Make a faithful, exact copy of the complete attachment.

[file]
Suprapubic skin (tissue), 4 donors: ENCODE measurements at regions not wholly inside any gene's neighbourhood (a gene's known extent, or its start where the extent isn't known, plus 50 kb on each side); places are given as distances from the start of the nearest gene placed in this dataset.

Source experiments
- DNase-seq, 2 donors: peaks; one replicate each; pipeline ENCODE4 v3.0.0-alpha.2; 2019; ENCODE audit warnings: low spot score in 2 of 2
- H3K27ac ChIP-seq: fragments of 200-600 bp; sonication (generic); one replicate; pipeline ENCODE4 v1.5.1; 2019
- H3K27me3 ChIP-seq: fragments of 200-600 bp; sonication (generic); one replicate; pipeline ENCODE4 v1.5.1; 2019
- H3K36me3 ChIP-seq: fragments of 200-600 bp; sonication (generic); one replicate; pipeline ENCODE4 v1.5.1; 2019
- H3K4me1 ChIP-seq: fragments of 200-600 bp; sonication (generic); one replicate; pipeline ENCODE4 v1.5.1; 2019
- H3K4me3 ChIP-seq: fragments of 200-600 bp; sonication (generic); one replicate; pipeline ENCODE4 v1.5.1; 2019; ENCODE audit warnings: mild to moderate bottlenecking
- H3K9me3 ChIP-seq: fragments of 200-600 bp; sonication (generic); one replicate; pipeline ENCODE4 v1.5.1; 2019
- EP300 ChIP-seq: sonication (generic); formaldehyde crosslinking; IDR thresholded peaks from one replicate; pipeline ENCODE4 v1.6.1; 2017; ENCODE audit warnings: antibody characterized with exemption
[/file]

Suprapubic skin (tissue), 4 donors: ENCODE measurements at regions not wholly inside any gene's neighbourhood (a gene's known extent, or its start where the extent isn't known, plus 50 kb on each side); places are given as distances from the start of the nearest gene placed in this dataset.

Source experiments
- DNase-seq, 2 donors: peaks; one replicate each; pipeline ENCODE4 v3.0.0-alpha.2; 2019; ENCODE audit warnings: low spot score in 2 of 2
- H3K27ac ChIP-seq: fragments of 200-600 bp; sonication (generic); one replicate; pipeline ENCODE4 v1.5.1; 2019
- H3K27me3 ChIP-seq: fragments of 200-600 bp; sonication (generic); one replicate; pipeline ENCODE4 v1.5.1; 2019
- H3K36me3 ChIP-seq: fragments of 200-600 bp; sonication (generic); one replicate; pipeline ENCODE4 v1.5.1; 2019
- H3K4me1 ChIP-seq: fragments of 200-600 bp; sonication (generic); one replicate; pipeline ENCODE4 v1.5.1; 2019
- H3K4me3 ChIP-seq: fragments of 200-600 bp; sonication (generic); one replicate; pipeline ENCODE4 v1.5.1; 2019; ENCODE audit warnings: mild to moderate bottlenecking
- H3K9me3 ChIP-seq: fragments of 200-600 bp; sonication (generic); one replicate; pipeline ENCODE4 v1.5.1; 2019
- EP300 ChIP-seq: sonication (generic); formaldehyde crosslinking; IDR thresholded peaks from one replicate; pipeline ENCODE4 v1.6.1; 2017; ENCODE audit warnings: antibody characterized with exemption